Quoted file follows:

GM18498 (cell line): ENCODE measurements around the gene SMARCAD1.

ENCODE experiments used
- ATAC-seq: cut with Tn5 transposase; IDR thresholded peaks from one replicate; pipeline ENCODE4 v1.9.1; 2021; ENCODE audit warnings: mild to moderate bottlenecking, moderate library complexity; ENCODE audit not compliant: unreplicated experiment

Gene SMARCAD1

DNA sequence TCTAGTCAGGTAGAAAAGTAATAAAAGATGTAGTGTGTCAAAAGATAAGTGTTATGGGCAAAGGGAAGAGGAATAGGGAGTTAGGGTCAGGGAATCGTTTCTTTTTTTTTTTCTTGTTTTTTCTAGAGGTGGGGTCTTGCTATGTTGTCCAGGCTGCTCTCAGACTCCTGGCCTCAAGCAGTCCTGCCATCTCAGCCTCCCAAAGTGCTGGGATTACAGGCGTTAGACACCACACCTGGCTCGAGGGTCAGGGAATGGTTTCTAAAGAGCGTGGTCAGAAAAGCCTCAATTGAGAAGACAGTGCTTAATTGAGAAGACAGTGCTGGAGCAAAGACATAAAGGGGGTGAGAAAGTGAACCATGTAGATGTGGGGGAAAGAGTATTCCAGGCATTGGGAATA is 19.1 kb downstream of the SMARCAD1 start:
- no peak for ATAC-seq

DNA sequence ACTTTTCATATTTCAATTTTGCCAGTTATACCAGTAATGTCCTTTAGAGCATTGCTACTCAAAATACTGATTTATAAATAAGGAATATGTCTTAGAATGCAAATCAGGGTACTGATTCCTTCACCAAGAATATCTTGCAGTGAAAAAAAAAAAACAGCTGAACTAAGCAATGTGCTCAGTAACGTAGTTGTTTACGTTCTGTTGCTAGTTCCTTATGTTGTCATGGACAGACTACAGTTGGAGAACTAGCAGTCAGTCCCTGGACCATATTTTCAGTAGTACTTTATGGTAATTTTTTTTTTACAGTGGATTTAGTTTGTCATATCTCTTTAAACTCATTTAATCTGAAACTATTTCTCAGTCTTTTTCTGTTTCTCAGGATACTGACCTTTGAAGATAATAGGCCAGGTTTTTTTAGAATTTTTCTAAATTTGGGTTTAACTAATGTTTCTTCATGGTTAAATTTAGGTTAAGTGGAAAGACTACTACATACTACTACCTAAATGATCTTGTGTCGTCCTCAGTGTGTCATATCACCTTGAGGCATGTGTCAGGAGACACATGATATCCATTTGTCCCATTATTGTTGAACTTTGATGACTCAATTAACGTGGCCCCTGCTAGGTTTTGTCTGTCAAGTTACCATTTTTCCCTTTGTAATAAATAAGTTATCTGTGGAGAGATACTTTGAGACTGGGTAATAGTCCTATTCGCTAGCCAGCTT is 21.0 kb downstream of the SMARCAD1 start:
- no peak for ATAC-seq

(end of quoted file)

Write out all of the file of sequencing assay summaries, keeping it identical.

GM18498 (cell line): ENCODE measurements around the gene SMARCAD1.

ENCODE experiments used
- ATAC-seq: cut with Tn5 transposase; IDR thresholded peaks from one replicate; pipeline ENCODE4 v1.9.1; 2021; ENCODE audit warnings: mild to moderate bottlenecking, moderate library complexity; ENCODE audit not compliant: unreplicated experiment

Gene SMARCAD1

DNA sequence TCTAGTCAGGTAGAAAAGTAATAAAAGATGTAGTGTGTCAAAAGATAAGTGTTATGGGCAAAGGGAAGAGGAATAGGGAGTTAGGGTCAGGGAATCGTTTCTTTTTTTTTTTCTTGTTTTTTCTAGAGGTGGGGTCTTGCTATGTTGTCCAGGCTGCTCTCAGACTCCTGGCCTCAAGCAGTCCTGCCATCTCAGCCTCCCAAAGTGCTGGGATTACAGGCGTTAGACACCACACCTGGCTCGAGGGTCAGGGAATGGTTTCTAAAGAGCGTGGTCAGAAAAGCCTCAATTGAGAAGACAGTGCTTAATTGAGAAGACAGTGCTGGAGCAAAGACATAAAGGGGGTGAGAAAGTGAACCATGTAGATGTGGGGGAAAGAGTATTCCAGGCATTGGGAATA is 19.1 kb downstream of the SMARCAD1 start:
- no peak for ATAC-seq

DNA sequence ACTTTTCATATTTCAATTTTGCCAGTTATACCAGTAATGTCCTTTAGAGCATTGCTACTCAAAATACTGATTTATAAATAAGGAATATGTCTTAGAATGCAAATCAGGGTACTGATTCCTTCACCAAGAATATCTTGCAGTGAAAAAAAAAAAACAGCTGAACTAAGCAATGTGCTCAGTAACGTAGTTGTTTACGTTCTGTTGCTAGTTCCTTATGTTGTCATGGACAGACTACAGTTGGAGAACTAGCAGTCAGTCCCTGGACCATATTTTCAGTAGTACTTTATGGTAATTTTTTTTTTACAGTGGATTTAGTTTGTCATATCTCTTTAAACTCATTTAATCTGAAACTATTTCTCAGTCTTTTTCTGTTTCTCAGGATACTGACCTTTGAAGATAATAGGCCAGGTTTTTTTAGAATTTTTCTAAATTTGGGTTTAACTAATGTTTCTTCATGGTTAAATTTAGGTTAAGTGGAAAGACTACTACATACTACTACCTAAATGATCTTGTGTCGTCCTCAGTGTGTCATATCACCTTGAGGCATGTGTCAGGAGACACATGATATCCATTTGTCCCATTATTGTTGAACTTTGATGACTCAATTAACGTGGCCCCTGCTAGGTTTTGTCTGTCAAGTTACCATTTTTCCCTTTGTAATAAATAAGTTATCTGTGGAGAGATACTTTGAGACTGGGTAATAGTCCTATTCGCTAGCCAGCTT is 21.0 kb downstream of the SMARCAD1 start:
- no peak for ATAC-seq